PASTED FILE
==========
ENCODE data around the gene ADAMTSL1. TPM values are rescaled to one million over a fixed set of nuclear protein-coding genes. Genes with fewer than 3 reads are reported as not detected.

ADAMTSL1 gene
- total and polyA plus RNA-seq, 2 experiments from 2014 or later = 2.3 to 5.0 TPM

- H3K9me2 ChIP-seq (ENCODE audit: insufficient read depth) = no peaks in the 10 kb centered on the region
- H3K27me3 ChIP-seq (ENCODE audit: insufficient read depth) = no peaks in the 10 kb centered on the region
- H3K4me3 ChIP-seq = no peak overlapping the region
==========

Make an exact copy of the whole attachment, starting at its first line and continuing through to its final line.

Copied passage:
ENCODE data around the gene ADAMTSL1. TPM values are rescaled to one million over a fixed set of nuclear protein-coding genes. Genes with fewer than 3 reads are reported as not detected.

ADAMTSL1 gene
- total and polyA plus RNA-seq, 2 experiments from 2014 or later = 2.3 to 5.0 TPM

- H3K9me2 ChIP-seq (ENCODE audit: insufficient read depth) = no peaks in the 10 kb centered on the region
- H3K27me3 ChIP-seq (ENCODE audit: insufficient read depth) = no peaks in the 10 kb centered on the region
- H3K4me3 ChIP-seq = no peak overlapping the region